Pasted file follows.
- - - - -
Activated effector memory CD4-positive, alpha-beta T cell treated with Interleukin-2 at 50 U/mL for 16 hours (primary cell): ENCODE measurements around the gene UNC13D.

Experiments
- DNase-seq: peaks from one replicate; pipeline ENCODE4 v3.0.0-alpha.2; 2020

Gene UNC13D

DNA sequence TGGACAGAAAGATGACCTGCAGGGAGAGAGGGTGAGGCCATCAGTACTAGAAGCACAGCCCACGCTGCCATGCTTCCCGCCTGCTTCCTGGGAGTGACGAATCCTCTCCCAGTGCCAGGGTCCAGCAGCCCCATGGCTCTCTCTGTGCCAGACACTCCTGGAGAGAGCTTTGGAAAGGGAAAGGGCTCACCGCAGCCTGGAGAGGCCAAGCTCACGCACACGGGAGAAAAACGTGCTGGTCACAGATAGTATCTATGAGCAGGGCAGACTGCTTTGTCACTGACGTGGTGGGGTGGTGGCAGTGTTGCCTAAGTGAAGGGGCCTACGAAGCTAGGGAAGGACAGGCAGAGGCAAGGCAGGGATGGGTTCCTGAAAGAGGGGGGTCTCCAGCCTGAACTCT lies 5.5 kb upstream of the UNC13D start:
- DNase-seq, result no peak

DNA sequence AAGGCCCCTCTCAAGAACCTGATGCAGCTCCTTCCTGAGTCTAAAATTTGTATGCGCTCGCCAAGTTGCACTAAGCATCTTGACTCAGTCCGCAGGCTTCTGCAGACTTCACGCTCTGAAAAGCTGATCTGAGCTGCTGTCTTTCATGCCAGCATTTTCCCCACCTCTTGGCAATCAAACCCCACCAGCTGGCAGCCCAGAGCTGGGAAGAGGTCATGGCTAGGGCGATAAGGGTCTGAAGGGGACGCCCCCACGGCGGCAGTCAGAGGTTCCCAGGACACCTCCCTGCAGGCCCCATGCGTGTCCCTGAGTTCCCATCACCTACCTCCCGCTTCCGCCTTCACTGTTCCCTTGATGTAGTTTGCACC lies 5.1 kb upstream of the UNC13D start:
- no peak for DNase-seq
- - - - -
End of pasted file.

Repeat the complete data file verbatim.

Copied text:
Activated effector memory CD4-positive, alpha-beta T cell treated with Interleukin-2 at 50 U/mL for 16 hours (primary cell): ENCODE measurements around the gene UNC13D.

Experiments
- DNase-seq: peaks from one replicate; pipeline ENCODE4 v3.0.0-alpha.2; 2020

Gene UNC13D

DNA sequence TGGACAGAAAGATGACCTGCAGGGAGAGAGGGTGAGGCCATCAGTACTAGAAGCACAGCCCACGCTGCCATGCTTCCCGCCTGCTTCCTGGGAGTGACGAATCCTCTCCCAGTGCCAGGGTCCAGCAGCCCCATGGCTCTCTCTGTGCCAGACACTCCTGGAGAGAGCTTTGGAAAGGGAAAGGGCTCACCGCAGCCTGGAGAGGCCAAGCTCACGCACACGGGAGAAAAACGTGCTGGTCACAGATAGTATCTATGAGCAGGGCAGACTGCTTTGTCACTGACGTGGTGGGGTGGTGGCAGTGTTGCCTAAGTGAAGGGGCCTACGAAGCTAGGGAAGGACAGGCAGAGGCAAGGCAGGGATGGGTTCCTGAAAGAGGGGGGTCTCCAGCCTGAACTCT lies 5.5 kb upstream of the UNC13D start:
- DNase-seq, result no peak

DNA sequence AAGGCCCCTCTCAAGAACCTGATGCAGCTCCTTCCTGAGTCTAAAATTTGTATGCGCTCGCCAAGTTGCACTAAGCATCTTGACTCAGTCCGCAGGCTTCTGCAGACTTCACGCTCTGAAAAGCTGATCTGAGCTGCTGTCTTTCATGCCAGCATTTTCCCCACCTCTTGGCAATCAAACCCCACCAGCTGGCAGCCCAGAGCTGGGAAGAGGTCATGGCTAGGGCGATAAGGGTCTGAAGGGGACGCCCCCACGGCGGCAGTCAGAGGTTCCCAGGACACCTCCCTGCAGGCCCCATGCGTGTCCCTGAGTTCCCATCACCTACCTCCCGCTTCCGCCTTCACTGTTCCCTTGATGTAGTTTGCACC lies 5.1 kb upstream of the UNC13D start:
- no peak for DNase-seq